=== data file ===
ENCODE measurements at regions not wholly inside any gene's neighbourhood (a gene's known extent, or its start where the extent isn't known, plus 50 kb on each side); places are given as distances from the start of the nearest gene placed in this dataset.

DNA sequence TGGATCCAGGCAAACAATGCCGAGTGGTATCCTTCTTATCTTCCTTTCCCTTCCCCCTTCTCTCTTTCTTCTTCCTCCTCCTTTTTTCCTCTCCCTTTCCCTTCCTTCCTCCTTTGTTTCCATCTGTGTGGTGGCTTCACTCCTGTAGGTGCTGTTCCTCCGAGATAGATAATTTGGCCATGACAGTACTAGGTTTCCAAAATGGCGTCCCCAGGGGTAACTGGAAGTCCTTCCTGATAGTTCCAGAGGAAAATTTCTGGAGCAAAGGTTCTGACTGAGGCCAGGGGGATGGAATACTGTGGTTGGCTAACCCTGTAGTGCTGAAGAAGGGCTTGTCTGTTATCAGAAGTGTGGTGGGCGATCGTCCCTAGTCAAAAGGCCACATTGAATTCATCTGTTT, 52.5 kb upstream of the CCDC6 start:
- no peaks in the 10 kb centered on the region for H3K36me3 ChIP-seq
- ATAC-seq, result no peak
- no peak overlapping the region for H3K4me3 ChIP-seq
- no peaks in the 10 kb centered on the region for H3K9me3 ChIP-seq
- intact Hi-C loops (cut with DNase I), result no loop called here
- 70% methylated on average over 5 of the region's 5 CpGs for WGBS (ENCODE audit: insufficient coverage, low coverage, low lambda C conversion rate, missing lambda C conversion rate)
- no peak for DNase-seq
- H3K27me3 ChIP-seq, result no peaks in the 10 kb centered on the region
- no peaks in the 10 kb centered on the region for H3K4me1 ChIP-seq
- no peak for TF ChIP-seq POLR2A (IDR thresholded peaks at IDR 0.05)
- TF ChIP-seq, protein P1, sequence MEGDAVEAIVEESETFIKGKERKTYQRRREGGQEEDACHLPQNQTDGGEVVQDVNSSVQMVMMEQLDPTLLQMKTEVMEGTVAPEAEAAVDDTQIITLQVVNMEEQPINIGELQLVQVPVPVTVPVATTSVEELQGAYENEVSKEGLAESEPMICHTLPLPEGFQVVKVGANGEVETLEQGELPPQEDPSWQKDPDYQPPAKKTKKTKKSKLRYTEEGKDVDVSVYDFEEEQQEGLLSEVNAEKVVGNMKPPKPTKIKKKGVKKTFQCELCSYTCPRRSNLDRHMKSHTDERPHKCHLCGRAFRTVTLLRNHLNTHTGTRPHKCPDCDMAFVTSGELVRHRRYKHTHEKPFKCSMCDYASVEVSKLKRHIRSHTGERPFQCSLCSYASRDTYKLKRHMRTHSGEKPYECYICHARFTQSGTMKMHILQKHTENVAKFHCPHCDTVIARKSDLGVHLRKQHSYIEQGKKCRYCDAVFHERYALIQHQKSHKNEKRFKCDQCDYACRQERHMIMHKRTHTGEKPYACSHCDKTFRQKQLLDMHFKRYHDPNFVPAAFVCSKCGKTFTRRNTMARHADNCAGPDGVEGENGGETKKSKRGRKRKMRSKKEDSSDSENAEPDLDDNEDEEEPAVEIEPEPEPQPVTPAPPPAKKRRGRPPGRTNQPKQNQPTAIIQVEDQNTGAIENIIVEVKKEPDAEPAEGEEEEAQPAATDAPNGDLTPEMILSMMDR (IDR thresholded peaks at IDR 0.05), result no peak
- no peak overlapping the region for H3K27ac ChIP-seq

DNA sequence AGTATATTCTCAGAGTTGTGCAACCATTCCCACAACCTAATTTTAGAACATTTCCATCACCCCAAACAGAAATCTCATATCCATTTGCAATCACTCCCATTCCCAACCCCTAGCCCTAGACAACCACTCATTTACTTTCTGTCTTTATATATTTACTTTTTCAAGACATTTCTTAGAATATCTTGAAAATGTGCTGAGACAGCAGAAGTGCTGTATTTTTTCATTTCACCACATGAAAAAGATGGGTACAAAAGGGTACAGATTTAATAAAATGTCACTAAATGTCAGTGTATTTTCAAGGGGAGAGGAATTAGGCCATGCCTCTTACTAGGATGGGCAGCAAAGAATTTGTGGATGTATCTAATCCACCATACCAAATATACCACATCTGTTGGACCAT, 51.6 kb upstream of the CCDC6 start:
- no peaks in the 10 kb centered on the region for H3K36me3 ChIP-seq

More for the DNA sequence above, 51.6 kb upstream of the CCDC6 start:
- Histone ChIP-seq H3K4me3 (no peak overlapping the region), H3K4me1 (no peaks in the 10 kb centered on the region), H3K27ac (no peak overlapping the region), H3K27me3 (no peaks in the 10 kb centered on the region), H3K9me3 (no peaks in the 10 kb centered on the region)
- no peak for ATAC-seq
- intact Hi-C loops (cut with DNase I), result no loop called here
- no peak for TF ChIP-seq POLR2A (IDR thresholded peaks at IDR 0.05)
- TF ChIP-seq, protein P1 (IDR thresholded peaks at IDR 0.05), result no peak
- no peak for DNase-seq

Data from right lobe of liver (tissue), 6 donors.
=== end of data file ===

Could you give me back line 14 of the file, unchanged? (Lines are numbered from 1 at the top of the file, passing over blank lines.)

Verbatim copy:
- no peak overlapping the region for H3K27ac ChIP-seq